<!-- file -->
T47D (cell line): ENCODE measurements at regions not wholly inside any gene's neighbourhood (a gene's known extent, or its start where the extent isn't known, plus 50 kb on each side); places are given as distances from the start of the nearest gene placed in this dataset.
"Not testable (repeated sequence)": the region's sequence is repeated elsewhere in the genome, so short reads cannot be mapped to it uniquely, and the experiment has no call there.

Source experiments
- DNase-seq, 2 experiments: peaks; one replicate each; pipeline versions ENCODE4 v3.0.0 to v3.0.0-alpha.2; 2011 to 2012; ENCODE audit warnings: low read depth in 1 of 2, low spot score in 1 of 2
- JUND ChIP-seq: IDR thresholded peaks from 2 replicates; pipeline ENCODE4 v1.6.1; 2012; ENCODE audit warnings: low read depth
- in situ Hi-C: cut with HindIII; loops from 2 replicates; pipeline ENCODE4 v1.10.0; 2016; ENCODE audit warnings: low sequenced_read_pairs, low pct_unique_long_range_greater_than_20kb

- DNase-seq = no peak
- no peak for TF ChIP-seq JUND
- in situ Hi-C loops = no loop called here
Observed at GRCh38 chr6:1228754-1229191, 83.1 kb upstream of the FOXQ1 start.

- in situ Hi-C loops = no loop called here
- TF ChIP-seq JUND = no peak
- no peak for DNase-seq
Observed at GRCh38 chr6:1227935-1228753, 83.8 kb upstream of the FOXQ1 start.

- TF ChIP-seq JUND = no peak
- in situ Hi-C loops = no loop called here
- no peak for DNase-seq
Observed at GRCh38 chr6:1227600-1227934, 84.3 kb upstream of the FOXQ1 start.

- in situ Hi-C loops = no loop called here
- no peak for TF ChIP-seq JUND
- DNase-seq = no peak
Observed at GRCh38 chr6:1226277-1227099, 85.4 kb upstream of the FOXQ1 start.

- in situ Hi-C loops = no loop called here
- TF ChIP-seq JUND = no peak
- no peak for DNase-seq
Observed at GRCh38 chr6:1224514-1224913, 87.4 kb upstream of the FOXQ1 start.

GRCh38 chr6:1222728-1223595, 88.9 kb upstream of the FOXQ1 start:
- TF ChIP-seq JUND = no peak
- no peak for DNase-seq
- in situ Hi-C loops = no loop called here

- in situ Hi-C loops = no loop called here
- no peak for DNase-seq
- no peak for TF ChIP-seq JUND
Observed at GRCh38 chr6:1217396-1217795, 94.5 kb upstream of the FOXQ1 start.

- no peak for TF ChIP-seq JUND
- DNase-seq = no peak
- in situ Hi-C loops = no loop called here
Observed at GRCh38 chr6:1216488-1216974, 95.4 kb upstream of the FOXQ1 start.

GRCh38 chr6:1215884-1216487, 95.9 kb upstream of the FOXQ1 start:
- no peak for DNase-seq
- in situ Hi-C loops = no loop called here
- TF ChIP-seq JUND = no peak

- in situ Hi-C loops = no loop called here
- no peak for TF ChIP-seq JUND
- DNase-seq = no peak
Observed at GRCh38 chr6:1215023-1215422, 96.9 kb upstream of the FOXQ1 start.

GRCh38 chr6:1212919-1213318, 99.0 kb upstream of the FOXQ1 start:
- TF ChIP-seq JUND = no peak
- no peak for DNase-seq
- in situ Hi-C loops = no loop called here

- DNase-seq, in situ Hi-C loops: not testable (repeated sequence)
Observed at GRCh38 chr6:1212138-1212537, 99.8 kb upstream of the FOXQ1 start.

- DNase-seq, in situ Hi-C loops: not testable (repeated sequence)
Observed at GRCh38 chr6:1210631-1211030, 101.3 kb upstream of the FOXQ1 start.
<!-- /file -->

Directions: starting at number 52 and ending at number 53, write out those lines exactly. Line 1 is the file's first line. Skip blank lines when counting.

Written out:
Observed at GRCh38 chr6:1212138-1212537, 99.8 kb upstream of the FOXQ1 start.

- DNase-seq, in situ Hi-C loops: not testable (repeated sequence)